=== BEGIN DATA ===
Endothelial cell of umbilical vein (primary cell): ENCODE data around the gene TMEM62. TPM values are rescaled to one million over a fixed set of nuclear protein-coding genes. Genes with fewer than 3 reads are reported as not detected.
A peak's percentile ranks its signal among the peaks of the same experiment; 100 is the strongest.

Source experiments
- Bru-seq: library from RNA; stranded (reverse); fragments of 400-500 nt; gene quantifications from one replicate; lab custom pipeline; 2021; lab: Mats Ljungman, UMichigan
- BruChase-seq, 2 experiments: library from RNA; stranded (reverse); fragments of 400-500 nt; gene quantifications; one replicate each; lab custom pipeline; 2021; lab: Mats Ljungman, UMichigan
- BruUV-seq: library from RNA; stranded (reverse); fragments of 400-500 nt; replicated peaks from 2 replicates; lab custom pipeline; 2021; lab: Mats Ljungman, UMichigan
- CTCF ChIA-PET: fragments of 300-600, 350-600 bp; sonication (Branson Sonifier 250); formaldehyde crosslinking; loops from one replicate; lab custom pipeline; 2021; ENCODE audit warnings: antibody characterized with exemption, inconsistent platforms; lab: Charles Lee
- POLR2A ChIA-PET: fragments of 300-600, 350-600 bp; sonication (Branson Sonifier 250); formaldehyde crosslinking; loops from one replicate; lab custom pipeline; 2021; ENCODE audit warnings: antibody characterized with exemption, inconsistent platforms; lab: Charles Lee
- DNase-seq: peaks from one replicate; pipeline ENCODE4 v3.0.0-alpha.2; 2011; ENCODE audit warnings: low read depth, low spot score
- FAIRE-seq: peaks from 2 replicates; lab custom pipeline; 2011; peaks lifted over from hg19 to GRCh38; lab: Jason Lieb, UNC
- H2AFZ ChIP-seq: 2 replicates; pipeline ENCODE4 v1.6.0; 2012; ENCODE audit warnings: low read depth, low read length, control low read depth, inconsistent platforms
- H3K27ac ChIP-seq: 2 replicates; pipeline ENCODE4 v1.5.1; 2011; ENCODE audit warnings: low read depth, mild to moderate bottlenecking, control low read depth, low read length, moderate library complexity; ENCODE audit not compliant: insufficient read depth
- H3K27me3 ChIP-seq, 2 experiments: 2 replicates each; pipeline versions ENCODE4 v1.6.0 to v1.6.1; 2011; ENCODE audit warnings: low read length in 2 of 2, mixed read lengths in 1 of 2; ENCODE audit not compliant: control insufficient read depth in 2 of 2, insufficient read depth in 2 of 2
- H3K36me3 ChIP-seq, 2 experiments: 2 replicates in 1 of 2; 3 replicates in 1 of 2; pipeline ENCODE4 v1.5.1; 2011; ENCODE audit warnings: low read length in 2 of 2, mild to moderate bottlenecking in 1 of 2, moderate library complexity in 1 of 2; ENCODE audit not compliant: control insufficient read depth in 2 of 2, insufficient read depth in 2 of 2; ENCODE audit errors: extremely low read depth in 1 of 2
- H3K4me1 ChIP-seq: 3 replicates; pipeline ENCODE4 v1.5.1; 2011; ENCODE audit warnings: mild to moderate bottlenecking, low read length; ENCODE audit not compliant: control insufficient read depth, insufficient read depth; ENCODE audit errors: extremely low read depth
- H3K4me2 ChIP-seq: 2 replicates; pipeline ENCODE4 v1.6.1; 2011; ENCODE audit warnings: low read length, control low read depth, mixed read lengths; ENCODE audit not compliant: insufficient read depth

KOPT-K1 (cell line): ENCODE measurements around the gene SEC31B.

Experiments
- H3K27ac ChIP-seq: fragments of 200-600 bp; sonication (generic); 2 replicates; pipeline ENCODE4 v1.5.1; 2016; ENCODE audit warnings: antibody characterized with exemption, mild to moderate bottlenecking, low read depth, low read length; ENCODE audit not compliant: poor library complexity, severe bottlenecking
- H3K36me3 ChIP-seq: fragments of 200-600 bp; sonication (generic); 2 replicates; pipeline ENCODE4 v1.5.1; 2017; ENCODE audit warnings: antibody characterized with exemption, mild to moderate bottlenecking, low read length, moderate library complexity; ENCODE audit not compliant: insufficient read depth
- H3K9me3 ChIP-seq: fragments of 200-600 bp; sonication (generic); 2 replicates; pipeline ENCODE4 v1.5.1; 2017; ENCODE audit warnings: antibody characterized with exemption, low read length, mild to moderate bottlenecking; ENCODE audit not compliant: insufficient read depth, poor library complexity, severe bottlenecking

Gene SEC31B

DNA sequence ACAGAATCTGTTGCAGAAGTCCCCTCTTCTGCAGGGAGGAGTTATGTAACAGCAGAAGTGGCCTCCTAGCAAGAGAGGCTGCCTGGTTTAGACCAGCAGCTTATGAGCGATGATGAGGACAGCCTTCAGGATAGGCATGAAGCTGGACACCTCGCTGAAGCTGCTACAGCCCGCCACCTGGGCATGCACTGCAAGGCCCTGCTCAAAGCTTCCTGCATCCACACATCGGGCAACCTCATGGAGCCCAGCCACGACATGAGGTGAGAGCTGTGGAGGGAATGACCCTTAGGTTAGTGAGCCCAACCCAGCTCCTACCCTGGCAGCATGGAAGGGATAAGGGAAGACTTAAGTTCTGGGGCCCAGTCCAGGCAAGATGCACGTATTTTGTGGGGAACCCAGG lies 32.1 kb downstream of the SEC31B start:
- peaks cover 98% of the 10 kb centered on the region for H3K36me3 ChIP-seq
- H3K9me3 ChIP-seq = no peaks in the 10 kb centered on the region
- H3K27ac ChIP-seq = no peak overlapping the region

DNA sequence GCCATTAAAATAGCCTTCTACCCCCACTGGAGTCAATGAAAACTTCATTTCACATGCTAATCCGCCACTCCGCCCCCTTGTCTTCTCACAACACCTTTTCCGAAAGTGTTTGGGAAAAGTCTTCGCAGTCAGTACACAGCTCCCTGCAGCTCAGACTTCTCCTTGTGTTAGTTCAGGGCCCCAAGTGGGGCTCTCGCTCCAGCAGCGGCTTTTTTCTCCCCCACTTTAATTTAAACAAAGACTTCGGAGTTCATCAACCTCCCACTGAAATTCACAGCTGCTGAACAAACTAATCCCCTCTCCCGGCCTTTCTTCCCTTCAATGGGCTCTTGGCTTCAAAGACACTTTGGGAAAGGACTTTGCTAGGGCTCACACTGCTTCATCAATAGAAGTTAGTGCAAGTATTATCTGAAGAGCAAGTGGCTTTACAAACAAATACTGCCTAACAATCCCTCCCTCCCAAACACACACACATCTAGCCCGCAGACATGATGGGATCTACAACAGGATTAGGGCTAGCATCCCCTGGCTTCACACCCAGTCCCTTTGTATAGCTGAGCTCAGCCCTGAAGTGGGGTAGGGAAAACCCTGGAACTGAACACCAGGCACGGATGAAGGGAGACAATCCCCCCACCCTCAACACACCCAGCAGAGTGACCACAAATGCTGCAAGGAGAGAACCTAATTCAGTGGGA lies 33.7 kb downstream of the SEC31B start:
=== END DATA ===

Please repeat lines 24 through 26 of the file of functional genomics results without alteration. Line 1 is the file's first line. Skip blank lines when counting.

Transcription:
- peaks cover 98% of the 10 kb centered on the region for H3K36me3 ChIP-seq
- H3K9me3 ChIP-seq = no peaks in the 10 kb centered on the region
- H3K27ac ChIP-seq = no peak overlapping the region